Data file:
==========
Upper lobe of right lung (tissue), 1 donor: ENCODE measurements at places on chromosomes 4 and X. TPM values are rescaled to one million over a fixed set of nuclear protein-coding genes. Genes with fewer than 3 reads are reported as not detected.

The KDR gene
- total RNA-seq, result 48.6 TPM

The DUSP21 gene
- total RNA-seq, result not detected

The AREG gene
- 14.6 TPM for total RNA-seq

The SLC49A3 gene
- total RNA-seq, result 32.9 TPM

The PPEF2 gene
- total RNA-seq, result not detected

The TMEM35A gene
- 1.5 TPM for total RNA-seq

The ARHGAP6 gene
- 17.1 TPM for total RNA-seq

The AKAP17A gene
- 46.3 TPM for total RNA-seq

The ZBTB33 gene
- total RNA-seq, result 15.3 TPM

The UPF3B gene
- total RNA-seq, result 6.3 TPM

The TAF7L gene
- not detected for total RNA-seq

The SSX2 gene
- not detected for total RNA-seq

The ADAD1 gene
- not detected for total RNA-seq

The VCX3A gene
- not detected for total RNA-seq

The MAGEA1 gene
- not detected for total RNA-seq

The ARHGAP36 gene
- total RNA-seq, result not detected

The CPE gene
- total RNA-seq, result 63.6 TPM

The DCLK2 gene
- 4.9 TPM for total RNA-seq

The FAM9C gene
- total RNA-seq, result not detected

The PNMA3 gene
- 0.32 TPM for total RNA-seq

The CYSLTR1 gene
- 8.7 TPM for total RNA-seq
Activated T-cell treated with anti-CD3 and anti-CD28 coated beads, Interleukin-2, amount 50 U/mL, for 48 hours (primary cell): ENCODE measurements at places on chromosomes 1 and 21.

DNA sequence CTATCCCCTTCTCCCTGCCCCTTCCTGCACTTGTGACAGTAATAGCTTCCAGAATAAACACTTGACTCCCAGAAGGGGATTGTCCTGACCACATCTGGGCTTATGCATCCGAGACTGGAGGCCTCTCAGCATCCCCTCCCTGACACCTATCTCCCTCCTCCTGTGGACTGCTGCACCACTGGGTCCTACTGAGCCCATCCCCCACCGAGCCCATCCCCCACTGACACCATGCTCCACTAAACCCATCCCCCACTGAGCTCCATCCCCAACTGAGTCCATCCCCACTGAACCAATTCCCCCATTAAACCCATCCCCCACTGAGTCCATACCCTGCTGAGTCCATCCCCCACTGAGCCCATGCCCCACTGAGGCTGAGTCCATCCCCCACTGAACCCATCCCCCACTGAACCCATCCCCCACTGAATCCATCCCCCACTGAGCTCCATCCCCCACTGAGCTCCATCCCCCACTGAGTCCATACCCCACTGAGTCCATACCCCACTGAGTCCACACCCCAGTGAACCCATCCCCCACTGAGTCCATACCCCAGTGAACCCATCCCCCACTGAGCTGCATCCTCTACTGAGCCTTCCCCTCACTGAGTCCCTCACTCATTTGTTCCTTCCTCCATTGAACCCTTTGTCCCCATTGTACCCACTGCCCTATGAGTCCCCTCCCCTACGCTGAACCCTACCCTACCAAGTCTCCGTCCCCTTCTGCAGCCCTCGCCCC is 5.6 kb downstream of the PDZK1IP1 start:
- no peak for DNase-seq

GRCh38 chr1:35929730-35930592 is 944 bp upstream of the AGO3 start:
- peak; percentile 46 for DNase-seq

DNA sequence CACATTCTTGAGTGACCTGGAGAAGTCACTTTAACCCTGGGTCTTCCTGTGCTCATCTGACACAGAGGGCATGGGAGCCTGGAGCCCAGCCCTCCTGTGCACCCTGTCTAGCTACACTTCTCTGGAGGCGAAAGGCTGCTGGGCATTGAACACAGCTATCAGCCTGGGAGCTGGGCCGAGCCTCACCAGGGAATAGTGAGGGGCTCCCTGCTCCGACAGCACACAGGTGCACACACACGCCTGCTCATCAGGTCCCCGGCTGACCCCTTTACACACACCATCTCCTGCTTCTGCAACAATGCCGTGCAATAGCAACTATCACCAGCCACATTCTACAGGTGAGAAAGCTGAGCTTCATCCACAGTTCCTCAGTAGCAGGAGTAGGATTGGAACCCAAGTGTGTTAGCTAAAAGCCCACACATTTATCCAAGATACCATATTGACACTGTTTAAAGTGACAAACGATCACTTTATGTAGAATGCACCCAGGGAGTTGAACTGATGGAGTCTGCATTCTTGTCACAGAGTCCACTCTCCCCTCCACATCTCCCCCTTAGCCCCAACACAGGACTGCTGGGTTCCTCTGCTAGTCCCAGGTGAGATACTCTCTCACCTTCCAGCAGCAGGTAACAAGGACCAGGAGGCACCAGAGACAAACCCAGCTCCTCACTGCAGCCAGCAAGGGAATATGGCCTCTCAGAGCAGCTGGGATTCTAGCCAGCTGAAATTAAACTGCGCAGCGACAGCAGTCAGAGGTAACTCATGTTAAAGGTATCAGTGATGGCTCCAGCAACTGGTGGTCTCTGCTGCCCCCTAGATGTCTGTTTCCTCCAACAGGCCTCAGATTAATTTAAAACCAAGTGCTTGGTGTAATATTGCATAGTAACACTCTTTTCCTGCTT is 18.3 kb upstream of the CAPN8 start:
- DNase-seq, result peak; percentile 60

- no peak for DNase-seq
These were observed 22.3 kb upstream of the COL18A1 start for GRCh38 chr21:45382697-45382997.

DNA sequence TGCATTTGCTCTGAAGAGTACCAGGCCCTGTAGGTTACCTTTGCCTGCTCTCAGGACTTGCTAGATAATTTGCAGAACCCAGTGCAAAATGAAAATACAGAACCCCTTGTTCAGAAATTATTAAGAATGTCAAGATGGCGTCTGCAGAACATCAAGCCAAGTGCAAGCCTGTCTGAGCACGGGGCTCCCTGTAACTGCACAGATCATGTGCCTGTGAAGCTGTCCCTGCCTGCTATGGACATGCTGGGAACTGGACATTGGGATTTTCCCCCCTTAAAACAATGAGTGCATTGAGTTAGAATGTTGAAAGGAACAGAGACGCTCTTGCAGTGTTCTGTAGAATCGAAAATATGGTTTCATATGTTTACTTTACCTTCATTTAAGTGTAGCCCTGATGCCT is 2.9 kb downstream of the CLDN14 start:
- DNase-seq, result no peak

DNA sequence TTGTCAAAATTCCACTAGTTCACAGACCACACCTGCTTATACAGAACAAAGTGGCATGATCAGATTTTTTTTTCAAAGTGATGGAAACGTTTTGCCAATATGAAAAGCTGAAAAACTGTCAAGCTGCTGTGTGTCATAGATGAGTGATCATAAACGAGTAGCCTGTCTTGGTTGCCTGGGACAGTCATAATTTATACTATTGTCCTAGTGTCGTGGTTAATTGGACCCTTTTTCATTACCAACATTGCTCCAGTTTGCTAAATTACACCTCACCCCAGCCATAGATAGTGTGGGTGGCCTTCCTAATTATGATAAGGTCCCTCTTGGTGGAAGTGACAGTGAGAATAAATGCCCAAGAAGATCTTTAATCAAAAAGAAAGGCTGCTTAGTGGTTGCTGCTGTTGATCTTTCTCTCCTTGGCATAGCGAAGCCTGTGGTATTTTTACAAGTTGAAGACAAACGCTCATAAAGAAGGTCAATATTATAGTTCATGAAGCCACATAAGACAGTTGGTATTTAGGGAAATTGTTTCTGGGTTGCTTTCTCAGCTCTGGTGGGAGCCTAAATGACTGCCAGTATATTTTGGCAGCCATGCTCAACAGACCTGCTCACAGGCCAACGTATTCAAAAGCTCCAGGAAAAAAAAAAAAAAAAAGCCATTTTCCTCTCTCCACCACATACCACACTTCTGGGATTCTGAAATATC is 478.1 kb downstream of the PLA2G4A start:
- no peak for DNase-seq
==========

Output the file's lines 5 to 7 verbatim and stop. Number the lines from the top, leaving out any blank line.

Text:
- total RNA-seq, result not detected

The AREG gene
- 14.6 TPM for total RNA-seq